My god, why haven’t I tried that yet? Excuse me, will you?



And remember, guys. Keep that Amiga Love flowin’.

For a lot more photos, angles and views of these devices, you can check out this video.

User avatar
BatteMan
France
Website

Posted Sun Apr 19, 2020 11:58 am

It's just incredible !
I'm trying to make an Arexx script to set the clock at each boot of the 1000 ('cause there is no RTC on the Classic 520 and I can't find a software to do it) and you make this video !

Now, I want one of those pieces of hardware! ;)

[EDIT]
My script, named date.rx, is now working ! :o
Arexx-script.jpg
I put a new line in my user-startup, after launching REXXMast :
"REXX:rx REXX:date.rx"

And I now display hour in the title bar of my Workbench MSClock (with free chip and free fast), an another great little piece of software !

Important and interesting information : if you want to use Arexx on 1.3, you can take Arexx files from 3.1, because it's the 1987 1.15 Arexx version from mister William S. Hawes made for Workbench 1.3!
[/EDIT]

User avatar
A1-X1000
Toronto, Canada
Website

Posted Mon Apr 20, 2020 11:52 am

I actually bought a little RTC dongle called Turbotech clock cartridge that goes into the 'DiskDrive' port but didn't realize back then that it required OS2.1 and I was die hard fine with 1.3 so it sat in my bookshelf drawer since 91/92....I recently found it by fluke while cleaning up and it's working happily in my A500 with ACA500+ <3

User avatar
A1-X1000
Toronto, Canada
Website

Posted Mon Apr 20, 2020 11:55 am

@ intric8

sweet that Microbiotics Starboard 2 <3

User avatar
intric8
Seattle, WA, USA
Website

Posted Mon Apr 20, 2020 12:56 pm

Turbotech clock cartridge that goes into the 'DiskDrive' port
Can you please take a photo of that and share it with me? I'd love to learn more about it.

User avatar
BatteMan
France
Website

Posted Mon Apr 20, 2020 1:33 pm

Amiga Resource has a little page for this Turbotech Clock Cartridge (with only one photo and the single page documentation)

But I can't find anything on Big Book Of Amiga Hardware... strange... (BBOAH doesn't have anything about the mouse port clock from Microbotics too...)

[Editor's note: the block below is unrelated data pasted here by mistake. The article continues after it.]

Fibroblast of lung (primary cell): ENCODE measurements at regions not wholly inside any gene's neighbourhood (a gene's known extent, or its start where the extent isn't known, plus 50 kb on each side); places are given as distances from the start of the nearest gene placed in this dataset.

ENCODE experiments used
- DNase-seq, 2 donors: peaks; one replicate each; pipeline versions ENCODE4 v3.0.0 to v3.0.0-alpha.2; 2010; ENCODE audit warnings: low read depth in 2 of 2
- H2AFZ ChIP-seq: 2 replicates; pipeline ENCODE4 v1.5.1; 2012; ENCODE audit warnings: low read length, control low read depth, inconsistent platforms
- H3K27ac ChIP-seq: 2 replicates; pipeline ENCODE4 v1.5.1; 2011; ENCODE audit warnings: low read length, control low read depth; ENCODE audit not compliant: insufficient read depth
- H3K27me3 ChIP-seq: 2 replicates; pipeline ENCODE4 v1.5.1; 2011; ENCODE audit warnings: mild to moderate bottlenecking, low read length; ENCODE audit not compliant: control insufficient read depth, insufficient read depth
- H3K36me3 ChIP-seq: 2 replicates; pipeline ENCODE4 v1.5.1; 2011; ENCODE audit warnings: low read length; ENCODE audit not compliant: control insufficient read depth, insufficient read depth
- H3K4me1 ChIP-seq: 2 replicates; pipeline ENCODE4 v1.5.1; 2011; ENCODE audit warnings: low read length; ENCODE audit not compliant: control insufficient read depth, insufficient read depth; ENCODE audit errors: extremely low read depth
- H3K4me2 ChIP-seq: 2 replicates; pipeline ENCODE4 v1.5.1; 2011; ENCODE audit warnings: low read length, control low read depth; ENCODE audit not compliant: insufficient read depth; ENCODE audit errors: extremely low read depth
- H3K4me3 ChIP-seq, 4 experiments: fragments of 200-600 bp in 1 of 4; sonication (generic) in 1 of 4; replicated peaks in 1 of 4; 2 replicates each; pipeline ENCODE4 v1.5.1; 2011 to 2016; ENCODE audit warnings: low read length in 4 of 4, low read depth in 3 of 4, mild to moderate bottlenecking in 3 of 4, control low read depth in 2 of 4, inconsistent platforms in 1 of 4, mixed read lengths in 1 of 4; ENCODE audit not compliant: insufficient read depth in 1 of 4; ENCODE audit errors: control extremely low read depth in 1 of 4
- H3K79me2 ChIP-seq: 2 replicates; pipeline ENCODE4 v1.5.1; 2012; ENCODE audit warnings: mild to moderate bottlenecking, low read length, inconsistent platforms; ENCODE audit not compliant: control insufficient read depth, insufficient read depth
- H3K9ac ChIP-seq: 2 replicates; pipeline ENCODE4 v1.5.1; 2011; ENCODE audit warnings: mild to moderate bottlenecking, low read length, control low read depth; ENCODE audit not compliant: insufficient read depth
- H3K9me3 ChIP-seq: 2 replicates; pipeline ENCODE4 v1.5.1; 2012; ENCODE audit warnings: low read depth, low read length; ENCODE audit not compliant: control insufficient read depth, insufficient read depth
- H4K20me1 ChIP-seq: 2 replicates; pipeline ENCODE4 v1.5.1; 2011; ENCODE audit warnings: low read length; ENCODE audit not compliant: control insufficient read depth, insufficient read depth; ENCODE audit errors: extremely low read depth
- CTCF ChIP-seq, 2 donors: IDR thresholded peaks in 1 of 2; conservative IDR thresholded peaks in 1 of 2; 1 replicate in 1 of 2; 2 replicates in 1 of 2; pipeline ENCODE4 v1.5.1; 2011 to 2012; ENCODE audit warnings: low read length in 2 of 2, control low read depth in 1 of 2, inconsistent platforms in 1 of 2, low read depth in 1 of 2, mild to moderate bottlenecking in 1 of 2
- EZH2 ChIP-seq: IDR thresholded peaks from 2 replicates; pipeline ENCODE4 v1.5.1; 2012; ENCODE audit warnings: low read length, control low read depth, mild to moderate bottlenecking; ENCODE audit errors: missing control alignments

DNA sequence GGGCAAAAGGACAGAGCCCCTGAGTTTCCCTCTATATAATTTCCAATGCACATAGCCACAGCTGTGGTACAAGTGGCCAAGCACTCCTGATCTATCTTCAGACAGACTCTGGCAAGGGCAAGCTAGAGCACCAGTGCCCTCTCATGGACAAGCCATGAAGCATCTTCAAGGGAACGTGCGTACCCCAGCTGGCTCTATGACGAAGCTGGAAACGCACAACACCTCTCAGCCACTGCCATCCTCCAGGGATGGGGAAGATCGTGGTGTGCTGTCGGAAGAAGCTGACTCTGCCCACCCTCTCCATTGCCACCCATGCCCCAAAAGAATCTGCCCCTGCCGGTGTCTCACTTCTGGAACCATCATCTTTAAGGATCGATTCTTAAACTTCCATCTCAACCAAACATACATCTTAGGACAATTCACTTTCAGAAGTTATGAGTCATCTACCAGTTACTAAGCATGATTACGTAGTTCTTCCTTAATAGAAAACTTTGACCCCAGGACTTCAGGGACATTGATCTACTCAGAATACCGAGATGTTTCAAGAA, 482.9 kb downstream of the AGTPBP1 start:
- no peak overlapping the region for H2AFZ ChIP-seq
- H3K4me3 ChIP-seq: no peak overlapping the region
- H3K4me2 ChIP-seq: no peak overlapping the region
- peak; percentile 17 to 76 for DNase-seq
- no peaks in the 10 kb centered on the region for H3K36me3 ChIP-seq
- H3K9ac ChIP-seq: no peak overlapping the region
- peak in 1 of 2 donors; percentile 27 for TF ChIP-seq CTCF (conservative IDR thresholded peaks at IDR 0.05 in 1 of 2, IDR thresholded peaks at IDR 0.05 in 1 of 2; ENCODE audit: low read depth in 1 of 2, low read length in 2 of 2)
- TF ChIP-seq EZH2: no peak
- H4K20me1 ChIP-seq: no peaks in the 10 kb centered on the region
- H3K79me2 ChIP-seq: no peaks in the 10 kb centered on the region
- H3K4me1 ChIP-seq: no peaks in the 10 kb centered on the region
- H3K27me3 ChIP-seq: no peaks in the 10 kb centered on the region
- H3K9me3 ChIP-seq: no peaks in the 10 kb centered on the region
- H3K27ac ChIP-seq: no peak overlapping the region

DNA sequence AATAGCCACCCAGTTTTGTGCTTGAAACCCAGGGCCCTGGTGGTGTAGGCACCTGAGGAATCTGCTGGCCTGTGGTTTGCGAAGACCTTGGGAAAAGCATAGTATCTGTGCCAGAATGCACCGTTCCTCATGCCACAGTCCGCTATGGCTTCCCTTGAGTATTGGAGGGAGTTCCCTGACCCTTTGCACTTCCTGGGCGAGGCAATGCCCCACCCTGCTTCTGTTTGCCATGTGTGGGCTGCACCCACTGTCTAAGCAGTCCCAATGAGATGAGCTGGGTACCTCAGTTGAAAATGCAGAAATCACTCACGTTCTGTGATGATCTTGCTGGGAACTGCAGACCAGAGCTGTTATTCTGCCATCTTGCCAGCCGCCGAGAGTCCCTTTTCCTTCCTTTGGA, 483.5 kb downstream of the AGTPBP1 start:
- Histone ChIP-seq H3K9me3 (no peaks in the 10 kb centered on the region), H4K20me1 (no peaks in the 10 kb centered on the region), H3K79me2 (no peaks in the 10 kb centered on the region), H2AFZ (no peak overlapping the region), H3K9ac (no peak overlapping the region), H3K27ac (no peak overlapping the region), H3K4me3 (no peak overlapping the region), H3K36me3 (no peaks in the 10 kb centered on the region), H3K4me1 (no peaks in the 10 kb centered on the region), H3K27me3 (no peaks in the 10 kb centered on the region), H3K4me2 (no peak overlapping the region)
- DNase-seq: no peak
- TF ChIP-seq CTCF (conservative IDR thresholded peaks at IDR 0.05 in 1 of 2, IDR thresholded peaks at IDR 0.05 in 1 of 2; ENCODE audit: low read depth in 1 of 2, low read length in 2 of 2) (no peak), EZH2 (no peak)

User avatar
A1-X1000
Toronto, Canada
Website

Posted Tue Apr 21, 2020 9:29 am

BatteMan wrote:
Mon Apr 20, 2020 1:33 pm
Amiga Resource has a little page for this Turbotech Clock Cartridge (with only one photo and the single page documentation)

But I can't find anything on Big Book Of Amiga Hardware... strange... (BBOAH doesn't have anything about the mouse port clock from Microbotics too...)
yup thats it...came with 1 page doc and a disk

User avatar
nonarkitten

Posted Thu Apr 23, 2020 2:48 pm

I have a 68K Clockport adapter. Wonder if that would work...

User avatar
McTrinsic

Posted Thu Apr 23, 2020 10:16 pm

Well... it’s a clock port... ;)

Technically it should work. The clockport mainly works by providing access to some memory areas.

... and by throwing around unhealthy voltages, that’s why So many expansions got fried.

So the only question is the driver. Some drivers check for the presence of the pcmcia, as the only Original Amigas with a CP were the A600 and A1200. If you’re lucky you can easily mod the driver but don’t count on it.

User avatar
nonarkitten

Posted Fri Apr 24, 2020 7:53 am

McTrinsic wrote:
Thu Apr 23, 2020 10:16 pm
Well... it’s a clock port... ;)

Technically it should work. The clockport mainly works by providing access to some memory areas.

... and by throwing around unhealthy voltages, that’s why So many expansions got fried.

So the only question is the driver. Some drivers check for the presence of the pcmcia, as the only Original Amigas with a CP were the A600 and A1200. If you’re lucky you can easily mod the driver but don’t count on it.
Maybe run the Amiga 600 ROM in the 1000?





Return to “Hardware”